G-20: Kingdom highlights tough measures against terror financing

Ibrahim Al-Assaf
Ibrahim Al-Assaf

Ibrahim Al-Assaf

The Saudi banking sector is one of the best in the world, said Fahd bin Abdullah Al-Mubarak, governor of Saudi Arabian Monetary Agency.

The Kingdom’s tight measures against terrorist financing and money laundering crimes are also among the best in the world, said the governor.

His remarks came as the G-20 finance ministers and central bank chiefs ended their meeting in Shanghai on Saturday.

More needs to be done to combat “loopholes and deficiencies” in the world financial system as part of the fight against terrorism, the G-20 finance ministers said in their final communique.

The G-20 officials also urged the Paris-based Financial Action Task Force (FATF) to “intensify its work on identifying, analyzing and tackling terrorist financing threats, the sources and methods of funding and the use of funds.”

The ministers were “resolved to combat decisively terrorist financing” and would intensify efforts to tackle “all sources, techniques and channels of terrorist financing,” they said, pledging to enhance cooperation and information exchange.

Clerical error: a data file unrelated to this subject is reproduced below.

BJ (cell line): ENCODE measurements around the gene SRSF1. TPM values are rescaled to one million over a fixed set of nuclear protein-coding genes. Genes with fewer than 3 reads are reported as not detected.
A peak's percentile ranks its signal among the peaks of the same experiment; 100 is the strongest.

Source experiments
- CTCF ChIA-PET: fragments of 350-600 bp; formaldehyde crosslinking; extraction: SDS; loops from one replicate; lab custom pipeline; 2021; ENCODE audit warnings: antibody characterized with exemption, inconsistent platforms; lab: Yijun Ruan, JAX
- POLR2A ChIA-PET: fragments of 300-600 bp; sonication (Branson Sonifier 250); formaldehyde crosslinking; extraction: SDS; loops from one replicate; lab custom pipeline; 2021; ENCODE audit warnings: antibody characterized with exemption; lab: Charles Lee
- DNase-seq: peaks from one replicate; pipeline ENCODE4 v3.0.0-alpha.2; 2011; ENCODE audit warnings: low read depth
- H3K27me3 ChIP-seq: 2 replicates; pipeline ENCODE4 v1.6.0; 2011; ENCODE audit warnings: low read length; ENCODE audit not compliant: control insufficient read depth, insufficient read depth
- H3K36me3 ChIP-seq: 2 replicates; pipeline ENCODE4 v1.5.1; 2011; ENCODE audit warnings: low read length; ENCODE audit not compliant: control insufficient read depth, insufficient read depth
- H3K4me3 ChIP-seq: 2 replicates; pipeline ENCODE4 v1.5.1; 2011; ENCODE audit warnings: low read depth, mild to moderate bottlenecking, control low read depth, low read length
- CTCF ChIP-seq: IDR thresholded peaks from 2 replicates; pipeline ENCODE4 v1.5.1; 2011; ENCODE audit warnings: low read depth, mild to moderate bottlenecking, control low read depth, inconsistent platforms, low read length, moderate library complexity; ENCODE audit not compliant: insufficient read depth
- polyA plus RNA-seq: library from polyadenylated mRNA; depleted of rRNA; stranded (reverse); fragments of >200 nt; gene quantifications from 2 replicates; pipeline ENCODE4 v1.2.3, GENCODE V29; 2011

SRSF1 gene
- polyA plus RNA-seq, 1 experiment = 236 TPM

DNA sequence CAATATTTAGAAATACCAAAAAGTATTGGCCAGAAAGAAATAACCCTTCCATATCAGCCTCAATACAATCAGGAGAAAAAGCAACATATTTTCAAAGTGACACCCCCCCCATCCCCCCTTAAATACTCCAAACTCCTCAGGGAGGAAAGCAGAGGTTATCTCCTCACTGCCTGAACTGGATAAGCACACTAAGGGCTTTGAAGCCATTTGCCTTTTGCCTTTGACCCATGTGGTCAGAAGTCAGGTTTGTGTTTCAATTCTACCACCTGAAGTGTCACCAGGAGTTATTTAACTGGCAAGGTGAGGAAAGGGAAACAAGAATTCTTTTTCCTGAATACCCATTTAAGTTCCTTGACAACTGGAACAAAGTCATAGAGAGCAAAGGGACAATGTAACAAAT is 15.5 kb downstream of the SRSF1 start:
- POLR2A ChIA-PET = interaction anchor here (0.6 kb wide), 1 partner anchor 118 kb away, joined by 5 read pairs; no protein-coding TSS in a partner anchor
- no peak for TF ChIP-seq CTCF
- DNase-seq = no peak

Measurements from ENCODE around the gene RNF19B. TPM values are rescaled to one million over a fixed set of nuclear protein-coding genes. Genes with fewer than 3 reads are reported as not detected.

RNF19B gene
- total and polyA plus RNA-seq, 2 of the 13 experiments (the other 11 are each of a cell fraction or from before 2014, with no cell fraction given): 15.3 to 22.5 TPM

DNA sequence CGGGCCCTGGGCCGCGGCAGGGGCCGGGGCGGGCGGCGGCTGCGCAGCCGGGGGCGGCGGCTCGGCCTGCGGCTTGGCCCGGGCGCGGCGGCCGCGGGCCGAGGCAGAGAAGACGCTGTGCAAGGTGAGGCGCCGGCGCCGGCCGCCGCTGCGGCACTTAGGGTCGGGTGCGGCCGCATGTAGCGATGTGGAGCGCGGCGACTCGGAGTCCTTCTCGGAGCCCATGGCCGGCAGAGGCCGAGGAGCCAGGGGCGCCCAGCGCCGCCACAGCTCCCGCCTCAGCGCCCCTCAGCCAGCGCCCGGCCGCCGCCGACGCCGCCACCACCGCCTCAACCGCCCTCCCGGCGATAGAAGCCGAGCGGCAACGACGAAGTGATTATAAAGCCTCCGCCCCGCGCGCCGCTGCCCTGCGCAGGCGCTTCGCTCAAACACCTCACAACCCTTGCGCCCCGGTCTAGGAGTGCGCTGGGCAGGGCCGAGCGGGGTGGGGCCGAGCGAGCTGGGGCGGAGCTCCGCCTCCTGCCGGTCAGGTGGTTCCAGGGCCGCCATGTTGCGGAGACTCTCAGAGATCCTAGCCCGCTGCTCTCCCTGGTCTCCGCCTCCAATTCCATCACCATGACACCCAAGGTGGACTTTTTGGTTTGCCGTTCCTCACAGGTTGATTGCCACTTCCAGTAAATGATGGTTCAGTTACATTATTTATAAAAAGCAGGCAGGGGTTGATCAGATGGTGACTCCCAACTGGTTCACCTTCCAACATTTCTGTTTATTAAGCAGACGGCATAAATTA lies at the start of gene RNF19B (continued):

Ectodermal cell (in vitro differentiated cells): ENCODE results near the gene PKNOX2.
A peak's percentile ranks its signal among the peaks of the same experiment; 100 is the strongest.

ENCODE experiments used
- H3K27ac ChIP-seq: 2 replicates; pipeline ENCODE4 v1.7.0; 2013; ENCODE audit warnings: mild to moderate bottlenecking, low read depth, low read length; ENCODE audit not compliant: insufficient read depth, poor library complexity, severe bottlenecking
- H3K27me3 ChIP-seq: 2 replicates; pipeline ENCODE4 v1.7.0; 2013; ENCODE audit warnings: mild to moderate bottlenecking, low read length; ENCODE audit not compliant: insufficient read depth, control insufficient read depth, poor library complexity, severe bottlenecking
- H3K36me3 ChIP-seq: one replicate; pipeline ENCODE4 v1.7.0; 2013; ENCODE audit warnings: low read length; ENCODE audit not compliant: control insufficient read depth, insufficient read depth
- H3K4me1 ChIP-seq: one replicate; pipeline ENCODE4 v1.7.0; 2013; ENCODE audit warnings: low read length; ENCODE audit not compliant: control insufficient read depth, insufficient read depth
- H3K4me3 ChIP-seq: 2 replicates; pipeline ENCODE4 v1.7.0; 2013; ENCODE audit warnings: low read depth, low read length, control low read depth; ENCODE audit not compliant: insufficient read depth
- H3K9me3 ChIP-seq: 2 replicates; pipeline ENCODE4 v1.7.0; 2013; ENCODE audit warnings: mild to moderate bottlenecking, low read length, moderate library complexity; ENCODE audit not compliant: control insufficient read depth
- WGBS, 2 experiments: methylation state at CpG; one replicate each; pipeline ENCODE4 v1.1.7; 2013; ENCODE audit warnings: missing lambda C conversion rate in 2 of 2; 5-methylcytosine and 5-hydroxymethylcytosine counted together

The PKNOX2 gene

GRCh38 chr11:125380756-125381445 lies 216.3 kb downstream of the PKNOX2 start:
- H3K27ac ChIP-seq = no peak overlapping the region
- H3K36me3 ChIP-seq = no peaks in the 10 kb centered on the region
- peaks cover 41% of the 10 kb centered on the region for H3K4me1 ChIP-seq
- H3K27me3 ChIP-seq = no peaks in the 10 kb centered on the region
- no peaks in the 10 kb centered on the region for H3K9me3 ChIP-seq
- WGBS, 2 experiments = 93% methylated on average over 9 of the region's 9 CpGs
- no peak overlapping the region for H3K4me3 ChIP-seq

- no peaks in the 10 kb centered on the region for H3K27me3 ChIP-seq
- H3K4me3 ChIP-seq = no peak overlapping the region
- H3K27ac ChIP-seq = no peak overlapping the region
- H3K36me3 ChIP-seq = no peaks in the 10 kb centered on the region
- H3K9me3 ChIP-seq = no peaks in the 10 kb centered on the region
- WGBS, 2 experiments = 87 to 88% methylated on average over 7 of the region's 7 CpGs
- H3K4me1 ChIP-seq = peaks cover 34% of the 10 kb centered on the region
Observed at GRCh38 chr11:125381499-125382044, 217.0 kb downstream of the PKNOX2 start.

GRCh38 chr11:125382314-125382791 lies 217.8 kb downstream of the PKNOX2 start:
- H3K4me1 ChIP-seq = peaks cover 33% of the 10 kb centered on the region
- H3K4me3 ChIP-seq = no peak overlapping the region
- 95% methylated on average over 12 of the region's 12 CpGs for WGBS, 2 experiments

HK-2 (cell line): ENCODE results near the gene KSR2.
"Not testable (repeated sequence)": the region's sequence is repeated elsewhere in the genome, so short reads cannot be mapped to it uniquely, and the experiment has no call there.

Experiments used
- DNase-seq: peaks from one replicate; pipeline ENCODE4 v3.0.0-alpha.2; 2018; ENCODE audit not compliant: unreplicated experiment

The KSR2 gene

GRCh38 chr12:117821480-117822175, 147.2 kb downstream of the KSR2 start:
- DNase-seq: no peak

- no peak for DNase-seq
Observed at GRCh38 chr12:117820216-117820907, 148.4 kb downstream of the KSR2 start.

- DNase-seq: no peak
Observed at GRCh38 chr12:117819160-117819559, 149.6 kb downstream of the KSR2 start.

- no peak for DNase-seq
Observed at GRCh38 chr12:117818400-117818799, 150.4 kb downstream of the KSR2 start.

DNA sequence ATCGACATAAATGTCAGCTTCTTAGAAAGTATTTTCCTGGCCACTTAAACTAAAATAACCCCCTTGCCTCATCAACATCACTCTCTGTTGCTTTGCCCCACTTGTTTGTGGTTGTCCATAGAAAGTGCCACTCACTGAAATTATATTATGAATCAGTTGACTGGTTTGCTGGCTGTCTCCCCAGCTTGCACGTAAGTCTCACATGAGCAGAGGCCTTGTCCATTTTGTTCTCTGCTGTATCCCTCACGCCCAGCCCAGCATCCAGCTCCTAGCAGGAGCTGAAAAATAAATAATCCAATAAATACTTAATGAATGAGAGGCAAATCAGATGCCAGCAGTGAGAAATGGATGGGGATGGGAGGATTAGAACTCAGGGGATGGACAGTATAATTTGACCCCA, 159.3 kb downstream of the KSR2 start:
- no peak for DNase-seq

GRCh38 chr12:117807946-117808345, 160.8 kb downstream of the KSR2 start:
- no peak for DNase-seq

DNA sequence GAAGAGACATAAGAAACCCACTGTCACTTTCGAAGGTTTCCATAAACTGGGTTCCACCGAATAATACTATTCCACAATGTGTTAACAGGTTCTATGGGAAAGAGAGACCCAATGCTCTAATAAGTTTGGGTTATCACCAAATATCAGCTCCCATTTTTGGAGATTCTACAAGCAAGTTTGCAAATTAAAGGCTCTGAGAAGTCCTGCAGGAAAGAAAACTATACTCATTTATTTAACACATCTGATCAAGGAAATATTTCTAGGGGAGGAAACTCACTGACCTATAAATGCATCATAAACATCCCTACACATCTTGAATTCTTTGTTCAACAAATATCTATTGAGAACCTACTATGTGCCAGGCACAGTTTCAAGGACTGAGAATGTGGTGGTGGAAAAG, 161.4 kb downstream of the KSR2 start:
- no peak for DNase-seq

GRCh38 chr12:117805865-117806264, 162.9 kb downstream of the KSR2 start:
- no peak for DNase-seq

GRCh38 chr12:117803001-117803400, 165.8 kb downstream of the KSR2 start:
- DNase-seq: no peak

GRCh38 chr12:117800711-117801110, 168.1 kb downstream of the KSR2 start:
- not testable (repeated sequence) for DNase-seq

Finance Minister Ibrahim Al-Assaf, head of the Saudi delegation at the G-20 meeting, said the G-20 delegates reviewed the most prominent developments in the global economy, which is facing challenges in financial markets.

The world’s 20 top economies will use all policy tools available to lift sluggish global growth, they said in the final communique in Shanghai.

The global recovery was continuing but “remains uneven and falls short of our ambition for strong, sustainable and balanced growth,” the G-20 finance ministers and central bank chiefs added.

They met amid fears driven by slowing growth in host nation China, steep falls in world financial markets, and US interest rates having risen for the first time in nine years — while Japan has adopted negative rates.

The G-20 communique cited a list of specific risks the world faces, including volatile capital flows, falling commodity prices and rising geopolitical tensions, along with “the shock of a potential UK exit from the European Union and a large and increasing number of refugees in some regions.”


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